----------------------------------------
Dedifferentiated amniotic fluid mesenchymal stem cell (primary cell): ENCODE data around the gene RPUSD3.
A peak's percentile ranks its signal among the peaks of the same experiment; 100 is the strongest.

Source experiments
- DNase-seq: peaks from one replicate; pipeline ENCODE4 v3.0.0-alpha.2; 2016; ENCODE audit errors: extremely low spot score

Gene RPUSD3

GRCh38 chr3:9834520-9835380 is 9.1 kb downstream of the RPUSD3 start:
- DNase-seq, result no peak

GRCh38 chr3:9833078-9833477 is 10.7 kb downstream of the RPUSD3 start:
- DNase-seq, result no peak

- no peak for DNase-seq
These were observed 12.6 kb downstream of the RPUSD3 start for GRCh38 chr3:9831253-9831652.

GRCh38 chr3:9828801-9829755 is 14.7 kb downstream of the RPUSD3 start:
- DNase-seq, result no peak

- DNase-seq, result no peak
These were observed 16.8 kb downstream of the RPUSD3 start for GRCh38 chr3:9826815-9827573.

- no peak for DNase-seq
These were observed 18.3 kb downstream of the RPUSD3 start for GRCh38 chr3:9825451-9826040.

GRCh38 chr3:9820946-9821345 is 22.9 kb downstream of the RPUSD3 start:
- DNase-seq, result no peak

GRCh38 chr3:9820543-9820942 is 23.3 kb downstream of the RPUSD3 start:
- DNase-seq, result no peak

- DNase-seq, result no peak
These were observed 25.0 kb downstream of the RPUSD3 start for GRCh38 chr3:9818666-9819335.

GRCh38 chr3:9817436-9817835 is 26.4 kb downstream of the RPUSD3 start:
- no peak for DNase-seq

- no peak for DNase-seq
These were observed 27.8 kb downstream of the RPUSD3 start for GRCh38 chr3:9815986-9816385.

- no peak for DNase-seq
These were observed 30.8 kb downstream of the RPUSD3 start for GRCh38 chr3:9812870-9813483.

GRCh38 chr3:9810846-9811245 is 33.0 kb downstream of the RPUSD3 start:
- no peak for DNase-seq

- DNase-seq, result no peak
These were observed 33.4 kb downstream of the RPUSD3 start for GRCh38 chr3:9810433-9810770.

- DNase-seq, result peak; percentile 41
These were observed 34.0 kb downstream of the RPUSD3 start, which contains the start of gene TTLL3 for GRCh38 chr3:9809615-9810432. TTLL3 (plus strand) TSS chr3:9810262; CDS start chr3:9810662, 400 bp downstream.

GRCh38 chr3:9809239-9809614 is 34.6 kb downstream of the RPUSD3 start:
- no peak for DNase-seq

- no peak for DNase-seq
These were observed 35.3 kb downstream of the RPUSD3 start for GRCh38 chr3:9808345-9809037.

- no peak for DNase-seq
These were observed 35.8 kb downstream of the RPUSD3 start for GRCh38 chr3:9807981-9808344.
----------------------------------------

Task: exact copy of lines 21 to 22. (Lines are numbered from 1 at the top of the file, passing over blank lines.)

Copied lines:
- DNase-seq, result no peak

- DNase-seq, result no peak